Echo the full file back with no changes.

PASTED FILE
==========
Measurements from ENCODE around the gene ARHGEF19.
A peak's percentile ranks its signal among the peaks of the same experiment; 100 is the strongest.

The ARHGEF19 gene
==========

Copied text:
Measurements from ENCODE around the gene ARHGEF19.
A peak's percentile ranks its signal among the peaks of the same experiment; 100 is the strongest.

The ARHGEF19 gene